We found that on average manure was accumulating at a rate of 1.3 gallons of manure per pig per day (including any washwater used on the site). This was only a little above the ASABE manure production standard rate which suggests about 1.2 gallons per pig per day, so it seems reasonable. However, we saw lots of variation between barns, though they average 1.3 gallons per pig per day, the standard deviation was 0.4 gallons per pig per day. This means there is a lot of variation between barns, and in particular barns have a 25% chance of making more than 1.5 gallons per pig per day.


Now for the fun part, how will bigger pigs impact manure production? You’d think there would be lots of data floating around about how manure production changes with pig size, but it turns out that’s not typically how we collect the data. Its normally collected as amount of manure produced over a finishing cycle. So to get an estimate of manure production I used a couple of techniques. The first was looking back at some old manure production standards we use to provide an estimate of manure production per 1000 lbs of animal mass; using this information we can estimate the manure production rate for lots of different pig sizes. For the second approach, I used a phone-a-friend and to Brian Kerr, an animal scientist from USDA ARS who is my go to contact for swine diet stuff. He used some feeding trial data and the MWPS data and prorated it so that manure production didn’t increase quite as quickly in larger pigs as he thought the constant method over-predicted excretion from lager pigs. So these two methods are shown in the figure below. We expect actual manure production to fall somewhere between those two lines.


Figure 1. Swine manure production as a function of body weight.

Alright, now the fun part, to actually use this we need a swine growth model. I picked one I thought looked about right (shown below) and started with some math. Remember, what we wanted to know was how larger finish weights were impacting our manure number. What I’m showing in figure 3, is the number I’d pig for different finish weights. What this data suggests is that be switching from 250 lb. finish weights to 300 lb. finish weights would increase average manure production during the finish cycle by 13-17%, a pretty sizable increase. However, the actually increase in manure production is larger than this, by raising pigs to 300 pounds instead of 250 pounds would increase manure production by around 16 to 21%.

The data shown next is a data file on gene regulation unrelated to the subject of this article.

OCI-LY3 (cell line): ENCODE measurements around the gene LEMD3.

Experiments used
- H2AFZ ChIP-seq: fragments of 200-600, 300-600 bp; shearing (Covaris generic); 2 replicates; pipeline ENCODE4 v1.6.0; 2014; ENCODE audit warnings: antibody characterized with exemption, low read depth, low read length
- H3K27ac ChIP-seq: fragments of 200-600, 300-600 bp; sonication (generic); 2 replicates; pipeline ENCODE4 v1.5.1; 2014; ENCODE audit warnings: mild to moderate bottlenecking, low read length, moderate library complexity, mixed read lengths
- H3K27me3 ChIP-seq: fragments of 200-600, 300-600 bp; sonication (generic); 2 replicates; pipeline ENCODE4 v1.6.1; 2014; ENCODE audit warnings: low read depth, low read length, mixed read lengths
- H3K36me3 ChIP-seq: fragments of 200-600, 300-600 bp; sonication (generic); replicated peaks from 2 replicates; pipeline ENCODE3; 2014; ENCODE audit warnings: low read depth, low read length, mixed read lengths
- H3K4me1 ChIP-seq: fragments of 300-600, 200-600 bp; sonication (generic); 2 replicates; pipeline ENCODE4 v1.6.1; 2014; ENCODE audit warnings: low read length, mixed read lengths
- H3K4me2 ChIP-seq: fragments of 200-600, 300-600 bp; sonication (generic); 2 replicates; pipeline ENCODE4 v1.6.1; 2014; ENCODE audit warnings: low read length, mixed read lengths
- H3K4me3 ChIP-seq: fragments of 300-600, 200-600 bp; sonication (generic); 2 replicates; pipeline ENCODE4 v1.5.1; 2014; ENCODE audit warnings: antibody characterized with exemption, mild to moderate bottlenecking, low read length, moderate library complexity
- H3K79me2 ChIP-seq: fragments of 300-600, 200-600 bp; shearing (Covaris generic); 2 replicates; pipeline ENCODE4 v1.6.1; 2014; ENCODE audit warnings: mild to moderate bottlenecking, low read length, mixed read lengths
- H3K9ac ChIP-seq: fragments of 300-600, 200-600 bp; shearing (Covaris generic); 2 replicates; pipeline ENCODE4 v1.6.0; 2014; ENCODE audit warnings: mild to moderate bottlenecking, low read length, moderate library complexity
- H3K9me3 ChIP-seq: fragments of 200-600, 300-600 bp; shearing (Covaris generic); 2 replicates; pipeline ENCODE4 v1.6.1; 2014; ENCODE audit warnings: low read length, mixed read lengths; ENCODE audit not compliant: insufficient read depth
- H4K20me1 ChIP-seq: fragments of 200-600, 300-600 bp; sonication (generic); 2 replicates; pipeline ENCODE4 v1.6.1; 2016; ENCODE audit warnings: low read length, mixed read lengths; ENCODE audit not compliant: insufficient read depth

Figure 2. Body weight as a function of days on feed.


Figure 3. Average manure production rate based on finish weight.

 So where does this leave us? So for a grow-finish operation finishing at 285 lbs my average manure production number is right around 1.1 gallons per head per day, at 300 lbs it is right around 1.15 gallons per head per day. At this time I still use 1.2 gallons per head per day. For a wean finish operation I'd bring that number down to about 1.0 gallons per head per day. The truth is estimating actual manure amounts gets a little more complicated - do you double stock during the wean phase? When we start selling from barn how quickly is it empty? Is there down time between turns? Beyond that it seems like bigger pigs should lead to a bit more manure, but water and feeder systems and barn washing techniques probably still have as big of impact on manure amount variability that it is hard to see the impact of bigger pigs.